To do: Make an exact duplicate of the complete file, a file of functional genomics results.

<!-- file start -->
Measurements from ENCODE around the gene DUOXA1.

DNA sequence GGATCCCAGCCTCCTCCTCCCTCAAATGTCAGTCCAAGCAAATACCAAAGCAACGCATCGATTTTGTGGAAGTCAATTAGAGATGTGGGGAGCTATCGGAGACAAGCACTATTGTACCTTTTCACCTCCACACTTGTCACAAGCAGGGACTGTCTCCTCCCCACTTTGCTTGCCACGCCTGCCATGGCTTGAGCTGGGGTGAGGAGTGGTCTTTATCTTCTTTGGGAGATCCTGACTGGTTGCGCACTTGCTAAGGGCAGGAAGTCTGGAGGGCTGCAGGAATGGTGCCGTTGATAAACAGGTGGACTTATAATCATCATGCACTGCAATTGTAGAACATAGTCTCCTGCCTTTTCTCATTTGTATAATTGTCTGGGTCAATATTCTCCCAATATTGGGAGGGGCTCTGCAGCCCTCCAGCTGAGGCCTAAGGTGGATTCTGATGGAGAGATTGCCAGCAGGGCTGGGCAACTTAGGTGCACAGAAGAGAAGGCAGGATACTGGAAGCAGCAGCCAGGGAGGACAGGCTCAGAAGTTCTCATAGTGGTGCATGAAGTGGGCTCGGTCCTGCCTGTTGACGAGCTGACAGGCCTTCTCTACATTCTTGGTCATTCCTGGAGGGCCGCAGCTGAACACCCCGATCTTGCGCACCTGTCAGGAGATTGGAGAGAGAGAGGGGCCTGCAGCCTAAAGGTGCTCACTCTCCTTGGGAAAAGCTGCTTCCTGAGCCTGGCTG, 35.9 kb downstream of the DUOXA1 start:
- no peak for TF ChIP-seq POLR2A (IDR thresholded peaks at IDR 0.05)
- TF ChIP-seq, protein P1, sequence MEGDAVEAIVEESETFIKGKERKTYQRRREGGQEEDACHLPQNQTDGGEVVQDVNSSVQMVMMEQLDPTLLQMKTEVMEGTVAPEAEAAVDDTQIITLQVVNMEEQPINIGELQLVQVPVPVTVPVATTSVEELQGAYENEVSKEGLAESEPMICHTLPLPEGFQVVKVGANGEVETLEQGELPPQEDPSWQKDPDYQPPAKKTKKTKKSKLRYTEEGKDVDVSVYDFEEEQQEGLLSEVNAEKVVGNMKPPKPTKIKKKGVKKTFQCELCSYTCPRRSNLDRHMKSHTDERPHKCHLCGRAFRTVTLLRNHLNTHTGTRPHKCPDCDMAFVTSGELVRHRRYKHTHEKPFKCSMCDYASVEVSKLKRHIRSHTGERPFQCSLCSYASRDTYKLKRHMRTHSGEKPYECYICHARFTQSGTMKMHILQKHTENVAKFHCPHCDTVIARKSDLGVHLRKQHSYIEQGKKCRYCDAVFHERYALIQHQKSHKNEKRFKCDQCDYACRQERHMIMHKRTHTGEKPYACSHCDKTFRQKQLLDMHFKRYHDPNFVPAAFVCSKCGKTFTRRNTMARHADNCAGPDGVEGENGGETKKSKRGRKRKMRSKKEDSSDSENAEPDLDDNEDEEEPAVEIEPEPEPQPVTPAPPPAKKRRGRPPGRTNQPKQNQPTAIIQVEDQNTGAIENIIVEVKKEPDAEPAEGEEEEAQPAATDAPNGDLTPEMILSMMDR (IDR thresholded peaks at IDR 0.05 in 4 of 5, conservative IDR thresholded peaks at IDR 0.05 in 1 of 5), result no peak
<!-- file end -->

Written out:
Measurements from ENCODE around the gene DUOXA1.

DNA sequence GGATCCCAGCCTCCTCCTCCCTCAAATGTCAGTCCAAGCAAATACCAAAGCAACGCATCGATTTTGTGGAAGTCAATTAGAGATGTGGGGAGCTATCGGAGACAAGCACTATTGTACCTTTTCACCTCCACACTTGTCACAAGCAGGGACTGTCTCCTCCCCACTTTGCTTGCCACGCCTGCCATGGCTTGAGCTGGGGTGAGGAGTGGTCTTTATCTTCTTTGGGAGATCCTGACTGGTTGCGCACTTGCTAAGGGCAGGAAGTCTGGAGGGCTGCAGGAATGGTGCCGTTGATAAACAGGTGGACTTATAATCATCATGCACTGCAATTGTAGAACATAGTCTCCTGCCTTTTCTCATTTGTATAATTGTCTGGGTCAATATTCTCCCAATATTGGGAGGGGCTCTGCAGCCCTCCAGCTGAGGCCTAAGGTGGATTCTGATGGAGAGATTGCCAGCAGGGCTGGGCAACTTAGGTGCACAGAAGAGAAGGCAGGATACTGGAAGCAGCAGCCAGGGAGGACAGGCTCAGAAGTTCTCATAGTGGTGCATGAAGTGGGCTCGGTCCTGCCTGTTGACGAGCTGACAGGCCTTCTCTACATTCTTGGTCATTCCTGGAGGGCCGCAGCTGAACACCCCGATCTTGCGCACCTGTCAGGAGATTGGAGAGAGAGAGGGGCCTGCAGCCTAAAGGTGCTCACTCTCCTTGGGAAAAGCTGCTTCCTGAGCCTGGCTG, 35.9 kb downstream of the DUOXA1 start:
- no peak for TF ChIP-seq POLR2A (IDR thresholded peaks at IDR 0.05)
- TF ChIP-seq, protein P1, sequence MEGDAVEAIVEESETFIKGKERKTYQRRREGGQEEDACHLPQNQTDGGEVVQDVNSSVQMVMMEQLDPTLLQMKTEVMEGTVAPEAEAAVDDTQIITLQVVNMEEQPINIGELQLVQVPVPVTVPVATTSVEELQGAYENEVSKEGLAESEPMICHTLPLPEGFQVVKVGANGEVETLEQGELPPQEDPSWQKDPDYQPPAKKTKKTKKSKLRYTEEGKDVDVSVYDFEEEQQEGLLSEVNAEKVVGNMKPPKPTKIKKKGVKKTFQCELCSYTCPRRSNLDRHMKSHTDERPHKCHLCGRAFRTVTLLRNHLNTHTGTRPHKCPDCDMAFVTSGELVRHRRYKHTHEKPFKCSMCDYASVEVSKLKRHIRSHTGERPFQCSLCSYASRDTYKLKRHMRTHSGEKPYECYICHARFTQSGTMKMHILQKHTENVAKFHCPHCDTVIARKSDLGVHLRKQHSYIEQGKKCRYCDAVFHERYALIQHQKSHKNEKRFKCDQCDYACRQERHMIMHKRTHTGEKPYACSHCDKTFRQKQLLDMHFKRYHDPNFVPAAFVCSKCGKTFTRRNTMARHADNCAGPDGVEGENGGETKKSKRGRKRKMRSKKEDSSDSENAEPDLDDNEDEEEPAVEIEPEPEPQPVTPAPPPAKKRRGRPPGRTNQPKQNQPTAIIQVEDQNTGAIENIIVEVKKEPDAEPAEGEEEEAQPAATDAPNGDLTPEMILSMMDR (IDR thresholded peaks at IDR 0.05 in 4 of 5, conservative IDR thresholded peaks at IDR 0.05 in 1 of 5), result no peak